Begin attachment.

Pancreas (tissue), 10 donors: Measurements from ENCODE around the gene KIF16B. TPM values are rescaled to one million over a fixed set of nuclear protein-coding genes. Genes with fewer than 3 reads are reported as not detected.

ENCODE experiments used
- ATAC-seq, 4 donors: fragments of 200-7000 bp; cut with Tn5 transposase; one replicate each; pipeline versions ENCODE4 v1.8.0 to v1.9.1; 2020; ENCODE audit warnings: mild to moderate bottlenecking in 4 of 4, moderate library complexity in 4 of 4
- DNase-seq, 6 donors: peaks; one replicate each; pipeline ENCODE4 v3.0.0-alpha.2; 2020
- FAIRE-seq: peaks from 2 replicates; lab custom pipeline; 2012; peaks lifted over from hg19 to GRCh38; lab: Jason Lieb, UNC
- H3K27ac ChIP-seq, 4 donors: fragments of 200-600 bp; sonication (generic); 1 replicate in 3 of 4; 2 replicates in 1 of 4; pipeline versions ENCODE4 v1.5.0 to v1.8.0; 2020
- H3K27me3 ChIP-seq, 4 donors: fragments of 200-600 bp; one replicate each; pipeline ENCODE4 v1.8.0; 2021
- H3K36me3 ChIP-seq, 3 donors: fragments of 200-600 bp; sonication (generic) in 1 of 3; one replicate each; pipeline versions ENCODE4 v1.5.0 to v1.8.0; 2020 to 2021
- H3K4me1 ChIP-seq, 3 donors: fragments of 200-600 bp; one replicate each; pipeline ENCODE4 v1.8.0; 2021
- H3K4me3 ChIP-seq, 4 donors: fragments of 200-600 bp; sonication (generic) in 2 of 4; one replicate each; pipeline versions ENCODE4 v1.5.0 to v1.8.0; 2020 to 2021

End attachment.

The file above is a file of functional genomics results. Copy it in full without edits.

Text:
Pancreas (tissue), 10 donors: Measurements from ENCODE around the gene KIF16B. TPM values are rescaled to one million over a fixed set of nuclear protein-coding genes. Genes with fewer than 3 reads are reported as not detected.

ENCODE experiments used
- ATAC-seq, 4 donors: fragments of 200-7000 bp; cut with Tn5 transposase; one replicate each; pipeline versions ENCODE4 v1.8.0 to v1.9.1; 2020; ENCODE audit warnings: mild to moderate bottlenecking in 4 of 4, moderate library complexity in 4 of 4
- DNase-seq, 6 donors: peaks; one replicate each; pipeline ENCODE4 v3.0.0-alpha.2; 2020
- FAIRE-seq: peaks from 2 replicates; lab custom pipeline; 2012; peaks lifted over from hg19 to GRCh38; lab: Jason Lieb, UNC
- H3K27ac ChIP-seq, 4 donors: fragments of 200-600 bp; sonication (generic); 1 replicate in 3 of 4; 2 replicates in 1 of 4; pipeline versions ENCODE4 v1.5.0 to v1.8.0; 2020
- H3K27me3 ChIP-seq, 4 donors: fragments of 200-600 bp; one replicate each; pipeline ENCODE4 v1.8.0; 2021
- H3K36me3 ChIP-seq, 3 donors: fragments of 200-600 bp; sonication (generic) in 1 of 3; one replicate each; pipeline versions ENCODE4 v1.5.0 to v1.8.0; 2020 to 2021
- H3K4me1 ChIP-seq, 3 donors: fragments of 200-600 bp; one replicate each; pipeline ENCODE4 v1.8.0; 2021
- H3K4me3 ChIP-seq, 4 donors: fragments of 200-600 bp; sonication (generic) in 2 of 4; one replicate each; pipeline versions ENCODE4 v1.5.0 to v1.8.0; 2020 to 2021